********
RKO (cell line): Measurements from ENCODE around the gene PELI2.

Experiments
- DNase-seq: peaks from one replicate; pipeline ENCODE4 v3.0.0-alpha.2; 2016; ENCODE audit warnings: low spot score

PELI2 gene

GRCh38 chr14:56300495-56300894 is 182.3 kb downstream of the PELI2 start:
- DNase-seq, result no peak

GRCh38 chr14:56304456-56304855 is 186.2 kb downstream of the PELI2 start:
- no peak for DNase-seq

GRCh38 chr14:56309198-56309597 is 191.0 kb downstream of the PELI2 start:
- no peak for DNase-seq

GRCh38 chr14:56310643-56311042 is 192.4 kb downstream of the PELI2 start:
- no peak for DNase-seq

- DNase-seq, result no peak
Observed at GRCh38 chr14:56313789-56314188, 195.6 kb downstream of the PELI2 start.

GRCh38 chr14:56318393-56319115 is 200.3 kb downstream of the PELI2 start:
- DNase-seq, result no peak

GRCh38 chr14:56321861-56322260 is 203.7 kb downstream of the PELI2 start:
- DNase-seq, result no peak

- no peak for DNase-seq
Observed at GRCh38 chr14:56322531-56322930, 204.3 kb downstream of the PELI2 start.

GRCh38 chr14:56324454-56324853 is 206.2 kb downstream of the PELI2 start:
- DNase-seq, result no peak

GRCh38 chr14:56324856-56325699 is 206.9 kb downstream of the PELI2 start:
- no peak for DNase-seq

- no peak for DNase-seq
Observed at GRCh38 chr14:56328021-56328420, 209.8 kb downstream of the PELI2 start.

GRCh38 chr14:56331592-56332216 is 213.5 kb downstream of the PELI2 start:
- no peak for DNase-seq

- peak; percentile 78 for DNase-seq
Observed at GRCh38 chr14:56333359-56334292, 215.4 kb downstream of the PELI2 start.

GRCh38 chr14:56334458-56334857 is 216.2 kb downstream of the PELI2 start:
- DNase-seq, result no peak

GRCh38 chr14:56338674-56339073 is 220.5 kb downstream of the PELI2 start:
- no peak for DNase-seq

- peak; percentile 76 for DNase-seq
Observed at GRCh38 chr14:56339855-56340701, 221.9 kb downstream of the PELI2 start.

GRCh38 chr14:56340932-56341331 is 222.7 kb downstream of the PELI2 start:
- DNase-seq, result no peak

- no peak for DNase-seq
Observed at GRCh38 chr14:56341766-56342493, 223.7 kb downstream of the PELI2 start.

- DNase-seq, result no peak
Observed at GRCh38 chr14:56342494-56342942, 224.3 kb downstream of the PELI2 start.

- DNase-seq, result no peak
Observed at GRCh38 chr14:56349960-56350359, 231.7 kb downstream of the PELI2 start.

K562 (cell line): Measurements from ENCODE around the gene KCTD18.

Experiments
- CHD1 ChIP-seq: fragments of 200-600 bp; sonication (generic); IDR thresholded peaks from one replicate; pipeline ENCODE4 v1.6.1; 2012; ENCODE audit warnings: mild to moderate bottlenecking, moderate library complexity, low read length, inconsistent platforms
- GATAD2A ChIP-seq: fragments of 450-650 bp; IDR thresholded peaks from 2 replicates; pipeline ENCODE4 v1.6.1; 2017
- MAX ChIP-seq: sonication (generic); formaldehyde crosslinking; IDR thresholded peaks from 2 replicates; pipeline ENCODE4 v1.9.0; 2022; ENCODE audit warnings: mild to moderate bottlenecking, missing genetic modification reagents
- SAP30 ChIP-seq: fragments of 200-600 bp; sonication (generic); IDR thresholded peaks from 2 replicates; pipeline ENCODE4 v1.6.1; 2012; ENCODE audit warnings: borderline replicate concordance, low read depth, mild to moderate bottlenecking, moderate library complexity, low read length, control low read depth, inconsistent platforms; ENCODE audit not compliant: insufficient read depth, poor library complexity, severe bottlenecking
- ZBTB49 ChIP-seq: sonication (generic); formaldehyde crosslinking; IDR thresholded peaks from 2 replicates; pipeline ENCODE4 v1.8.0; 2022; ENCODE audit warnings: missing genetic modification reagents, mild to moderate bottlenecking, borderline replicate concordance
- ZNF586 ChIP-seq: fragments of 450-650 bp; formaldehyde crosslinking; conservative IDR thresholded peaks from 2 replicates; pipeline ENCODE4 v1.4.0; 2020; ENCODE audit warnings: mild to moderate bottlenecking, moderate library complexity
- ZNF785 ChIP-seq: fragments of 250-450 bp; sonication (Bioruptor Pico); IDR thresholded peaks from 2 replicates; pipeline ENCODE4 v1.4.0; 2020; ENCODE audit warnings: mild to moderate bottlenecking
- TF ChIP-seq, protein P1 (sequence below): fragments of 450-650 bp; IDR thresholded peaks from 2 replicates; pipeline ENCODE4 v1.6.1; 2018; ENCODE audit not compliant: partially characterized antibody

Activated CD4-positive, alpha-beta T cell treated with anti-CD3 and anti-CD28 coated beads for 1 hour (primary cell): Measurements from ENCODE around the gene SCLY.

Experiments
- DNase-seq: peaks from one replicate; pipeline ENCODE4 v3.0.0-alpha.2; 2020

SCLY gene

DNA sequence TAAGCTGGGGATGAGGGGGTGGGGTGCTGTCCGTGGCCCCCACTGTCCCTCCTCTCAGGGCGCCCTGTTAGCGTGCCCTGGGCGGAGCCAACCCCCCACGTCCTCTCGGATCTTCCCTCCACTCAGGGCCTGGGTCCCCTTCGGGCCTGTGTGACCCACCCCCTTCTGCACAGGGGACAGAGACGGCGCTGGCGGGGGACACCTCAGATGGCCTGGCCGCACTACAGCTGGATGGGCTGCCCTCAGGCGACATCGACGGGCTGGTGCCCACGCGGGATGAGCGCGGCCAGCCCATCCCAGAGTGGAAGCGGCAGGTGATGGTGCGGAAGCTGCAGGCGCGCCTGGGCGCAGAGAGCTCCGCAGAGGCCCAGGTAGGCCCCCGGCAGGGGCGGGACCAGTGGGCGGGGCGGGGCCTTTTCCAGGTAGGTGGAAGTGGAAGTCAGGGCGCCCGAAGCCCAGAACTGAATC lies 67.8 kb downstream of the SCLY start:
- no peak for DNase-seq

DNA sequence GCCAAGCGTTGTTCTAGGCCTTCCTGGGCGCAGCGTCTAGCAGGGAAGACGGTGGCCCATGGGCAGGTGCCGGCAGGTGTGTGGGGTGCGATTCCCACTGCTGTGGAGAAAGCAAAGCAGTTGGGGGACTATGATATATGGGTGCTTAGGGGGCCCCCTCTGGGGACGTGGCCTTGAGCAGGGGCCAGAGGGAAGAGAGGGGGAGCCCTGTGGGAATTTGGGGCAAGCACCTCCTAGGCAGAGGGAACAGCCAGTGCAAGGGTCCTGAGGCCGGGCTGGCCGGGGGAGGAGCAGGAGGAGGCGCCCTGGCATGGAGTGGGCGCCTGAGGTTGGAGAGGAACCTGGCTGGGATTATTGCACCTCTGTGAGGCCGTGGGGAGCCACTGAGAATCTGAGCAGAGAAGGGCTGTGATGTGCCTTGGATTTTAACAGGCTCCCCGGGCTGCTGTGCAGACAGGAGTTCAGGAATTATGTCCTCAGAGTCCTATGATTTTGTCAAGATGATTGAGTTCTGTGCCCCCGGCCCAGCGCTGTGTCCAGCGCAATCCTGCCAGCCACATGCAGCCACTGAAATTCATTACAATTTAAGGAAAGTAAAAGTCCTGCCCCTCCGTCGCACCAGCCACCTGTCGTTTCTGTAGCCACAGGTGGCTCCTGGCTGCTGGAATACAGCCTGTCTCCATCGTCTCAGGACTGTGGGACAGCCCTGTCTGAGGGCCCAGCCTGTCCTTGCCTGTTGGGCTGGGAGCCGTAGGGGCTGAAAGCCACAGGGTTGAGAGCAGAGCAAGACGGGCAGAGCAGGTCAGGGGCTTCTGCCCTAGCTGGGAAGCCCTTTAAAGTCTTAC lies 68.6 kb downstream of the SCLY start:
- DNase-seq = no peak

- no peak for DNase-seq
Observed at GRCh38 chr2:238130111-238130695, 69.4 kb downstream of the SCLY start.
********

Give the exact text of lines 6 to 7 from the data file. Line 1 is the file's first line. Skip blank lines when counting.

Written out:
- DNase-seq, result no peak

GRCh38 chr14:56304456-56304855 is 186.2 kb downstream of the PELI2 start: